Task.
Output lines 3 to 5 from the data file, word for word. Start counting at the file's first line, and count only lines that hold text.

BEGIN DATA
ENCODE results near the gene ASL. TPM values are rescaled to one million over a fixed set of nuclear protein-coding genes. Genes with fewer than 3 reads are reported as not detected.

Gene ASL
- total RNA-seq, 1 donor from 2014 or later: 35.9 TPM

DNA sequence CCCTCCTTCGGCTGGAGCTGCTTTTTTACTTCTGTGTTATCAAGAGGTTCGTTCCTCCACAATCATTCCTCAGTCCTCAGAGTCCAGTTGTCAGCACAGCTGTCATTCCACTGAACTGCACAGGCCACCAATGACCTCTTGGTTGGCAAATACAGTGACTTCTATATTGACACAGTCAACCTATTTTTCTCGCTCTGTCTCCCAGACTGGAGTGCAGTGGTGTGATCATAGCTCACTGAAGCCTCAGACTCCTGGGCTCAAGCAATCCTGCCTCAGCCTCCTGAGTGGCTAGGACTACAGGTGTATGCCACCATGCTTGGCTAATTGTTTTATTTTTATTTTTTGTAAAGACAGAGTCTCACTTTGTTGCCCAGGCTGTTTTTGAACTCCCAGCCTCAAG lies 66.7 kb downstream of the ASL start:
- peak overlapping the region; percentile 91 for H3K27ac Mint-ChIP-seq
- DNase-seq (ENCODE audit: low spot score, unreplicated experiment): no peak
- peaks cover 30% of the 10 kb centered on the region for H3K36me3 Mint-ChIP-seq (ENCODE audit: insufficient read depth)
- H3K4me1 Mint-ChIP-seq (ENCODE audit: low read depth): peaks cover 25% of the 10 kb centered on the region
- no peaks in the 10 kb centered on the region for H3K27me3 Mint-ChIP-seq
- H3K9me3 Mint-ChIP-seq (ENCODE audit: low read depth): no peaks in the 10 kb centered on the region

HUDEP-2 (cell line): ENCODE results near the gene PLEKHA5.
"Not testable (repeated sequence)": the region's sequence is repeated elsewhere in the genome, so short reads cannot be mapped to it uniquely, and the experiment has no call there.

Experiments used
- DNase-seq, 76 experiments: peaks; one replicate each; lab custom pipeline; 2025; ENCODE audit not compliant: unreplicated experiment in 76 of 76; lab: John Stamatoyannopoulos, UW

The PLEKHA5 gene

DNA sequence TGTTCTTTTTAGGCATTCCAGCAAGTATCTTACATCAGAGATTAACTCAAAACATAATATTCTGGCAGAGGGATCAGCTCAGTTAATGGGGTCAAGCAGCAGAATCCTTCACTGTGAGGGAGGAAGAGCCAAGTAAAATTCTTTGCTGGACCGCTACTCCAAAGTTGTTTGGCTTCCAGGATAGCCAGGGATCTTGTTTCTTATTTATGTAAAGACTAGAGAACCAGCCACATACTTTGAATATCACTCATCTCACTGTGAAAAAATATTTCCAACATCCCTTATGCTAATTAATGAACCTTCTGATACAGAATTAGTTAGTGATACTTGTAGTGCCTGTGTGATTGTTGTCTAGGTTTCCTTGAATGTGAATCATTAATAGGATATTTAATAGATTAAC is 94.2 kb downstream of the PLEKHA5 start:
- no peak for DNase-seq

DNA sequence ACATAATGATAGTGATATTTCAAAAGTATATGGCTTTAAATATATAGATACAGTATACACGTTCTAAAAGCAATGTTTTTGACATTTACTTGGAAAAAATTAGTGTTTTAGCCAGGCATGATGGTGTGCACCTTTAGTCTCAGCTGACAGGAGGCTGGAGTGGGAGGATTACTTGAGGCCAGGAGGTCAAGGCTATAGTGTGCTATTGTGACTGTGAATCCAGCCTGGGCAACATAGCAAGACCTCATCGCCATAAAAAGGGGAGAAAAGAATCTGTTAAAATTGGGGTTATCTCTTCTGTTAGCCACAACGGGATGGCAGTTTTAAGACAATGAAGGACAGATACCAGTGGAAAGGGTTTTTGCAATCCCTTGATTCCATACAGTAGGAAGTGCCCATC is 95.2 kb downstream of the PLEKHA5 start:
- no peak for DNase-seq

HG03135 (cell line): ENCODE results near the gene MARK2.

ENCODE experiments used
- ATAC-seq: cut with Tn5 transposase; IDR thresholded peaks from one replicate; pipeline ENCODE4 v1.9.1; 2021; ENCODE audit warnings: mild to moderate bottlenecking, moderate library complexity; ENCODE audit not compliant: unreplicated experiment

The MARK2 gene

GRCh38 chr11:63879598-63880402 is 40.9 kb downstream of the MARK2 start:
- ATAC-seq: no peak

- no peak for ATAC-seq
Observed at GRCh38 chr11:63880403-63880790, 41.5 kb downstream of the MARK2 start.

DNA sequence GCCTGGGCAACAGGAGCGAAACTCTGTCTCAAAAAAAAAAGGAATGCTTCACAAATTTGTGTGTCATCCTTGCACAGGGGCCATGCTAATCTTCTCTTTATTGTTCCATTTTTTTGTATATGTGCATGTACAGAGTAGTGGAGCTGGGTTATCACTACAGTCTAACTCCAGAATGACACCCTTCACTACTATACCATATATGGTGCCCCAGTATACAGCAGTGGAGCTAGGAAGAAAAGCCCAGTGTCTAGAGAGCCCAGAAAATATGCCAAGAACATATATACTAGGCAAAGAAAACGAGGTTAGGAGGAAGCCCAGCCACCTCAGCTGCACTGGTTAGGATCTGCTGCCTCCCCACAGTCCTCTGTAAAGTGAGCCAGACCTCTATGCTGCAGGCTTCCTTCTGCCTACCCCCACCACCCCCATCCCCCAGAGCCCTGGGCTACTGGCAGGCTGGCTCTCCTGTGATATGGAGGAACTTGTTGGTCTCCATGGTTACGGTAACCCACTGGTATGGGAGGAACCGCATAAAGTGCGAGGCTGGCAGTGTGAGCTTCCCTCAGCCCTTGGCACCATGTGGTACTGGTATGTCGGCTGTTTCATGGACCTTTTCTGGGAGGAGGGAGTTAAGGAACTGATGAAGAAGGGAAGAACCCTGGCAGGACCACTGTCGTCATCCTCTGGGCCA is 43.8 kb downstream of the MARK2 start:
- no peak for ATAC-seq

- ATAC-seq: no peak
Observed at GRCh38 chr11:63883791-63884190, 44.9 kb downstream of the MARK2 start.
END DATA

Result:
- total RNA-seq, 1 donor from 2014 or later: 35.9 TPM

DNA sequence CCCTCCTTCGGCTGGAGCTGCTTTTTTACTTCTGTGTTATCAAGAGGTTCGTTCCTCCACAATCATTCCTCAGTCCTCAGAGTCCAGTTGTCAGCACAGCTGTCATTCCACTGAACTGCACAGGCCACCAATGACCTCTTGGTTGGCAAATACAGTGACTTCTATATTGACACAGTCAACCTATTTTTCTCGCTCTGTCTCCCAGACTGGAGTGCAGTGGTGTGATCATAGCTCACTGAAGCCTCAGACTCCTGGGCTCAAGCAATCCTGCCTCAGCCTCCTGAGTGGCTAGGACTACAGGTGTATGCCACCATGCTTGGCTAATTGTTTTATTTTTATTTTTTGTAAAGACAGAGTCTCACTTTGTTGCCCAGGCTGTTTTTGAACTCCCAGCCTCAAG lies 66.7 kb downstream of the ASL start:
- peak overlapping the region; percentile 91 for H3K27ac Mint-ChIP-seq